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Pat Dryburgh

#newtwitter sees the Twitter web interface itself become a kind of platform. Previously, developers took data out of Twitter and into the context of their own applications and services. The new design flips this on its head, bringing rich embedded content into the site from a host of brand-name web properties.
Alex Payne former engineer @twitter, Sept 15, 2010

I remember reading this post when it was first published and recognizing that the end of Twitter as I had come to know it over the prior three years was gone. In its place, an infamous #dickbar.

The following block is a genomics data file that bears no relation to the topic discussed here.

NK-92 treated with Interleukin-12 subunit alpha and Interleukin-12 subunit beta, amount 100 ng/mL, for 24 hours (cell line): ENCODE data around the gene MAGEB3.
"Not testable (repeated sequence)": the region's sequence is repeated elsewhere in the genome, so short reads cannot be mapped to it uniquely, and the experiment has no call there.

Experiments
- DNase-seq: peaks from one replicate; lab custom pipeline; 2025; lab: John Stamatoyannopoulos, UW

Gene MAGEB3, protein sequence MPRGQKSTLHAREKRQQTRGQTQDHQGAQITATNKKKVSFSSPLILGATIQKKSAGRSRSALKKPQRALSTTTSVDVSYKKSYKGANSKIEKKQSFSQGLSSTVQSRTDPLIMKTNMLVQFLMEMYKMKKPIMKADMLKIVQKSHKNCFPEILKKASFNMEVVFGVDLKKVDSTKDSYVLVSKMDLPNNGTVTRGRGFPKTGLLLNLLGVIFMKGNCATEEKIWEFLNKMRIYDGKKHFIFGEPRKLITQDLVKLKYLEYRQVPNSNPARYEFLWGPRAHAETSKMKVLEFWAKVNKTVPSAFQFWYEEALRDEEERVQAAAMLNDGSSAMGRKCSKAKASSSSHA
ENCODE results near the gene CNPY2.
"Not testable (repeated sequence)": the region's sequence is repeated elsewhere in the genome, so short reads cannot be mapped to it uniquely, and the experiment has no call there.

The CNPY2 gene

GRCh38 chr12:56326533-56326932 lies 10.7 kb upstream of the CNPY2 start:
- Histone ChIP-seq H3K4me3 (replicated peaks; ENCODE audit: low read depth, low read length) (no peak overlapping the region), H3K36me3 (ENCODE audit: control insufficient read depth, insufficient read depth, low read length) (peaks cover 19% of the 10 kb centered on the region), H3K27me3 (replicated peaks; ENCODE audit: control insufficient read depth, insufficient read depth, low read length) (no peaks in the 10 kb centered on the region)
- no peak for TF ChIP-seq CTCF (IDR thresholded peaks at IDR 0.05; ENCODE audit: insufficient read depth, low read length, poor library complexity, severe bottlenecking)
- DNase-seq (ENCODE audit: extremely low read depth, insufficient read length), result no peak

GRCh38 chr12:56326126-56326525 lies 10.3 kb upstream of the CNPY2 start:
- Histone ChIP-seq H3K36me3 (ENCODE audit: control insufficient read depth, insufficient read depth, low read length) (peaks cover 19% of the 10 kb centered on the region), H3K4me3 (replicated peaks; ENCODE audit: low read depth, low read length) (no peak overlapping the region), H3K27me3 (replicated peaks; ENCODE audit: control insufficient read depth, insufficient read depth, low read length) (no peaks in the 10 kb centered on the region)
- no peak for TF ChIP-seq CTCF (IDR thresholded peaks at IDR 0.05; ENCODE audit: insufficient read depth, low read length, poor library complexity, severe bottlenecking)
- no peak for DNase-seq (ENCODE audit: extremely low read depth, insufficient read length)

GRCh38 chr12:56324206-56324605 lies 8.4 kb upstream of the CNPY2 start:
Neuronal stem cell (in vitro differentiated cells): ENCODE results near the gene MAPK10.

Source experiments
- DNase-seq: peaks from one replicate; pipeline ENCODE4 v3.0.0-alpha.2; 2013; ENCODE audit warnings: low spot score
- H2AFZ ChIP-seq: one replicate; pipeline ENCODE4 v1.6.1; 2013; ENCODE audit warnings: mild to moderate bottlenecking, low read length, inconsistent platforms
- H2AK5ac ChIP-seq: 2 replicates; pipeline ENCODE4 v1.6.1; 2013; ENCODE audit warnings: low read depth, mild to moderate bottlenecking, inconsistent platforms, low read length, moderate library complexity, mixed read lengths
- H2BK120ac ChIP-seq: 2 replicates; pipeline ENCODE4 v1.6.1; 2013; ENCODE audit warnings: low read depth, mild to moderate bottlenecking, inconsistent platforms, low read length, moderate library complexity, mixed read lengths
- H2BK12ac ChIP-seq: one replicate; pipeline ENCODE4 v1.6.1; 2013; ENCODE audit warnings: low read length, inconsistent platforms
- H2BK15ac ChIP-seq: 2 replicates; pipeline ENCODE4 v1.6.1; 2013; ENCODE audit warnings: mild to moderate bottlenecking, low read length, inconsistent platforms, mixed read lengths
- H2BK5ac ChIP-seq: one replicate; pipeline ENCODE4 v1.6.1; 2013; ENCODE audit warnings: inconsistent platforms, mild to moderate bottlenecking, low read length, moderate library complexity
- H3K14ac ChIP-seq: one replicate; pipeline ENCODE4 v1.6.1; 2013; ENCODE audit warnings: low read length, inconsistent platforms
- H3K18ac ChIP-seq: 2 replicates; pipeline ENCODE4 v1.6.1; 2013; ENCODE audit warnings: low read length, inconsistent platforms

Most of you don’t know that I deleted my Twitter account. In fact, in 2013 I deleted almost every social media profile I had, save for my email and maybe a few other things.

I came back because despite the #newtwitter reality, people still wanted to live in a silo.

I wrote earlier today that there are some benefits to no longer having like and retweet counts and streaming in third party clients. I recognize that’s not the attitude everyone has about this. I’m hoping what comes out of it is a realization that humans operate more efficiently outside of silos, and that a lot more attention is paid to the idea of an Independent Web. Tools like text editors and RSS feeds may well end up the winners in the end.